UWSP: What readership do you have ideally in mind for your novel? And how would you describe your novel’s differences in appeal for readers across the age spectrum?

SG: I hope that the book will hold its own largely due to the characterization of the central figures. They are complex, intelligent, but also struggling in very different ways to find their feet in the world after the crisis. The challenges they must confront should resonate with anyone who has found themselves worried about what kind of world we are turning into, and about the moral issues we must confront as a result of this.

In terms of the appeal the book may have for different age groups, I suspect that readers who recall the crisis will be curious to read a fictional account of it because it was such an extraordinary moment. I also think that the book will appeal to younger readers due to the explicit attempt to deal with issues of justice and how one’s personal life is affected by wider political developments. One of the remarkable features of the 2017 British election was a surge in turnout from younger voters who were determined to support what they felt were the more principled policies they saw on offer from the Labour Party. This book reflects that sort of hope and should appeal to anyone who shares it.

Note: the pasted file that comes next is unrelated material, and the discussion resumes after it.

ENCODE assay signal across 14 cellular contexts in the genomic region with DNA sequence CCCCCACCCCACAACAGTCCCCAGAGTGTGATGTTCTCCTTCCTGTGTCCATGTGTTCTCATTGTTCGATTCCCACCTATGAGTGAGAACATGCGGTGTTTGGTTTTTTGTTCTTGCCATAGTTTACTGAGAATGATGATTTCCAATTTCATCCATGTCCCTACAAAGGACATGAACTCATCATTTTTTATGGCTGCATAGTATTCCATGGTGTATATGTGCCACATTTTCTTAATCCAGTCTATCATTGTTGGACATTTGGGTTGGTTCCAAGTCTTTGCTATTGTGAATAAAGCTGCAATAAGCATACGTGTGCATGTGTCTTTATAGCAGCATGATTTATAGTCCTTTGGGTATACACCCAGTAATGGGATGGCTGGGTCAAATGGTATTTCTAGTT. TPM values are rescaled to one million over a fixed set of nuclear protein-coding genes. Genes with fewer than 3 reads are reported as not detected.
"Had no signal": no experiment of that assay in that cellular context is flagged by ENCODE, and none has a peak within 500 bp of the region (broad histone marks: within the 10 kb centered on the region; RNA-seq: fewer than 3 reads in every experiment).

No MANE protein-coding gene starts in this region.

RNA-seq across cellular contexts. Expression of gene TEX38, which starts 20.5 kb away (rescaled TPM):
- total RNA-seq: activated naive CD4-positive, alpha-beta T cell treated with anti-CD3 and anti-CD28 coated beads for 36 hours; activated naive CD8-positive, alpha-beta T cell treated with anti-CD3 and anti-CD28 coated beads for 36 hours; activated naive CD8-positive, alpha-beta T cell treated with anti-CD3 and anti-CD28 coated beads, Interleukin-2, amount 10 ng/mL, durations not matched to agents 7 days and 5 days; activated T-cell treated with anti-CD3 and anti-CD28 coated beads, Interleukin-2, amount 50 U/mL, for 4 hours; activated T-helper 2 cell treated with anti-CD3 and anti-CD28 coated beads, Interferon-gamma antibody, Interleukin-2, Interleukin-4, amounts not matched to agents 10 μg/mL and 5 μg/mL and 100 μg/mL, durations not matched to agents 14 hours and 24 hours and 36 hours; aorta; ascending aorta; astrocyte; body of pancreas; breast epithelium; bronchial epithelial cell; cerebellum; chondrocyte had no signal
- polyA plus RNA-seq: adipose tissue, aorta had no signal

UWSP: Do you have any favorite novelists, and if so, did you have any particular contemporaries of precursors at the back of you mind as you were writing Spanish Light?

SG: The authors I tend to read are contemporary American ones. The book which has had the greatest impact on my own writing over recent years was Philipp Meyer’s extraordinary work The Son. It is the ability to take epic history and use it as a source for compelling characters in a fictional setting which I strive for. In terms of writers who had a greater specific impact on the content of Spanish Light, then, I would single out non-fiction, and I would urge anyone with an interest in the events of 2008 to put aside any thriller and read Whoops by John Lanchester, which is much more exciting. I also hope that my novel is punctuated with passages which readers will find genuinely amusing, and I would single out Gary Shteyngart as someone I admire for producing novels with serious themes, but that are also laugh-out-loud funny.

UWSP: Whom would you pick to play the protagonists if Spanish Light were to be turned into a movie, and why?

SG: Casting the film should be a piece of cake. Mat would have to be played by either Benedict Cumberbatch, or Michael Fassbender doing his immaculate British accent. Miriam should be Penelope Cruz, although you could also get away with one of the leading French actresses doing a Spanish accent, perhaps Marion Cottillard or Lea Seydoux.

© 2017 Upper West Side Philosophers, Inc.